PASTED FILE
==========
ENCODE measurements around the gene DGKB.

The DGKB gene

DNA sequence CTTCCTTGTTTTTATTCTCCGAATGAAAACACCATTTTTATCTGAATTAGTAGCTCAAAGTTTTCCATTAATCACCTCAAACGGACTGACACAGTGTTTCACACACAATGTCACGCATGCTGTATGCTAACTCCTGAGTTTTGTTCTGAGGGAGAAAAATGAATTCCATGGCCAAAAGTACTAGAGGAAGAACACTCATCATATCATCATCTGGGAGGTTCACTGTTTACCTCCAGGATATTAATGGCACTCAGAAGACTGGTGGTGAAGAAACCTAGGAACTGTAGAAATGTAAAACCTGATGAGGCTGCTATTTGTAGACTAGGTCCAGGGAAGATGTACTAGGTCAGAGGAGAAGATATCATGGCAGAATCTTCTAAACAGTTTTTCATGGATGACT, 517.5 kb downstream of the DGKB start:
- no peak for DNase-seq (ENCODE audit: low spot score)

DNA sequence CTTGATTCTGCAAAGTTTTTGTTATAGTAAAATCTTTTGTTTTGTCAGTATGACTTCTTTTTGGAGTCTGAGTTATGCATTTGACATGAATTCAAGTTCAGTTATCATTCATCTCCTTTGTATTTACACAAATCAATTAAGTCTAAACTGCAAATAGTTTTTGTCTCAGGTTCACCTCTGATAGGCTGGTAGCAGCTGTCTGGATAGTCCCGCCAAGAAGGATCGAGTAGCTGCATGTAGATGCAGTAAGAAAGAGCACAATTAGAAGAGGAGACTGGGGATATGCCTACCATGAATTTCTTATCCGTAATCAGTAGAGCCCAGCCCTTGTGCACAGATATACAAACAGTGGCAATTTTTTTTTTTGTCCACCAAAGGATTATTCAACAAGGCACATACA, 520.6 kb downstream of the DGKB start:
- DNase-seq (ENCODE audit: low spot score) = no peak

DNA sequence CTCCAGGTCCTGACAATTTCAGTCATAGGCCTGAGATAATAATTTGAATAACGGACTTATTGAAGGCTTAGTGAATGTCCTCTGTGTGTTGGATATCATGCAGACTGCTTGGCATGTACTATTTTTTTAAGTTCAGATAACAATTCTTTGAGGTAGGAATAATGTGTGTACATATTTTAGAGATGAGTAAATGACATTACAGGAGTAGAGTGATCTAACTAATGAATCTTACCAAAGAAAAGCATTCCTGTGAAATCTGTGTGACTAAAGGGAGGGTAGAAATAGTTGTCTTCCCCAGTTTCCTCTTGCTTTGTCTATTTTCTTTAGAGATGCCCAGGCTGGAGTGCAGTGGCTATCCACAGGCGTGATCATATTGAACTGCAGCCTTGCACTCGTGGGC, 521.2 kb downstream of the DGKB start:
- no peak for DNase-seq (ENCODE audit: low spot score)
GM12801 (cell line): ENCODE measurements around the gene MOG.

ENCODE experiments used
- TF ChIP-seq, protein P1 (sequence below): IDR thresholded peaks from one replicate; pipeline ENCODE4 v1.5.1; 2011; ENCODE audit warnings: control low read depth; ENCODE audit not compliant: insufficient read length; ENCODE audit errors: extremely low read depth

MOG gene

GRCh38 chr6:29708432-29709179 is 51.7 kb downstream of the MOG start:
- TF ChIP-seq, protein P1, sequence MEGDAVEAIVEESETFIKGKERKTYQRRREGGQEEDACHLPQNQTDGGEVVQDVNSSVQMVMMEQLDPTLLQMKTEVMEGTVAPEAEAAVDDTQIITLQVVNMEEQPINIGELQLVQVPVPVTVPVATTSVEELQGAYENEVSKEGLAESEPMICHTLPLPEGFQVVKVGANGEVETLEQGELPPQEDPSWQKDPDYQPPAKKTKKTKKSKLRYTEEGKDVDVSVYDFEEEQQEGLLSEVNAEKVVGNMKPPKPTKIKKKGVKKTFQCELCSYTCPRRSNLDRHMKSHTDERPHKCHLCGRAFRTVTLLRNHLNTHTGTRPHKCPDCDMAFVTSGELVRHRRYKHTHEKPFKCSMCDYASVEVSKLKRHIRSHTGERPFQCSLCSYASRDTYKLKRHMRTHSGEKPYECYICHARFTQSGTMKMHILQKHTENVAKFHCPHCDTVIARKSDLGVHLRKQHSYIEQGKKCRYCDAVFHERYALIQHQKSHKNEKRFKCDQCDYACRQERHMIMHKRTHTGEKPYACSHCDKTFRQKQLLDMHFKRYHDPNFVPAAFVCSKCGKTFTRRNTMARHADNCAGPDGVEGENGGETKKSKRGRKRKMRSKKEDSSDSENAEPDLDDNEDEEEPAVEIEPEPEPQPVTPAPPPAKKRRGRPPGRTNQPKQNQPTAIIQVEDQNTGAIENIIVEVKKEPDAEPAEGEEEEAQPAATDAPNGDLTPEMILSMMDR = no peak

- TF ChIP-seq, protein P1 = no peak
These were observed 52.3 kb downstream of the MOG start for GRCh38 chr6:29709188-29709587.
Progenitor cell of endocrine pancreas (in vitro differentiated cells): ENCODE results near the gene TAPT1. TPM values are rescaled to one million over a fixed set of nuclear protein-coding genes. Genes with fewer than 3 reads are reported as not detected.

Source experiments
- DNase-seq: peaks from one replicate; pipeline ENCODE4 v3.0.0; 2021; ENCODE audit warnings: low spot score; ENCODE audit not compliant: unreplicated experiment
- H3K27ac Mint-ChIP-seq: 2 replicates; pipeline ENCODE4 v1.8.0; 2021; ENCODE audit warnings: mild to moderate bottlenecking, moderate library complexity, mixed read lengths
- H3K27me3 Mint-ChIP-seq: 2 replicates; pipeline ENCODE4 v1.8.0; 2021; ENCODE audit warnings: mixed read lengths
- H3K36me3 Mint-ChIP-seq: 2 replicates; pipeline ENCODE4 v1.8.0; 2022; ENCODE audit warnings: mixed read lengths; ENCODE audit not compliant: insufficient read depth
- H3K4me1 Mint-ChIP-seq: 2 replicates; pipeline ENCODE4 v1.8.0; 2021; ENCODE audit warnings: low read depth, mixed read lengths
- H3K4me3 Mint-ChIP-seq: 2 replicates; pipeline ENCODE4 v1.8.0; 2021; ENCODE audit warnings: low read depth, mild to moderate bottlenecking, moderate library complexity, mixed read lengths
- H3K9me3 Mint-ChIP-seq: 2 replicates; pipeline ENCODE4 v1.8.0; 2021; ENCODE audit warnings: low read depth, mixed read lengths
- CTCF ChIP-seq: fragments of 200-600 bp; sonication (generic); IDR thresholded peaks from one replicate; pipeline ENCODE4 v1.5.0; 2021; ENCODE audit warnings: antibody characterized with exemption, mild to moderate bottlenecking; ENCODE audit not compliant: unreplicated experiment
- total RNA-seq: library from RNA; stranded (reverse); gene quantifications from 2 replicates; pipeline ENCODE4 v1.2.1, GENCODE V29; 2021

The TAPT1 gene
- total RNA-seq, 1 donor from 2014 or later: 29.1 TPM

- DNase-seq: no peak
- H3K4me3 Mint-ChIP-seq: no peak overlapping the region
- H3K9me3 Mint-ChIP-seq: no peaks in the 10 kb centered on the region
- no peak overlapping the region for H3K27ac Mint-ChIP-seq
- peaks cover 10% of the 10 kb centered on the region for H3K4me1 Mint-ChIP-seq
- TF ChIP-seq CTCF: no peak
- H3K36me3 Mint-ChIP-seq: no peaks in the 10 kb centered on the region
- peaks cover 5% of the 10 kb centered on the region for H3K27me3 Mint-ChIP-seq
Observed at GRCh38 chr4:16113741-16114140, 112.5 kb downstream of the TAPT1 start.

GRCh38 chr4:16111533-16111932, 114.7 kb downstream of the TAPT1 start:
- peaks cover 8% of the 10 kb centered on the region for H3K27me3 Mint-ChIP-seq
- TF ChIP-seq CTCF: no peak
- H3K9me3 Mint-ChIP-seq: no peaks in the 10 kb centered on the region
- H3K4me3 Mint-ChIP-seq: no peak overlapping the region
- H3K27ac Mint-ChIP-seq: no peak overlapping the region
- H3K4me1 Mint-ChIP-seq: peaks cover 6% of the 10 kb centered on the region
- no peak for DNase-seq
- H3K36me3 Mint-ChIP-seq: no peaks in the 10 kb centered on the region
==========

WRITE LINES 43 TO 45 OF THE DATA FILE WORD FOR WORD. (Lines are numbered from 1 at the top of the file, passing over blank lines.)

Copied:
- H3K4me3 Mint-ChIP-seq: no peak overlapping the region
- H3K27ac Mint-ChIP-seq: no peak overlapping the region
- H3K4me1 Mint-ChIP-seq: peaks cover 6% of the 10 kb centered on the region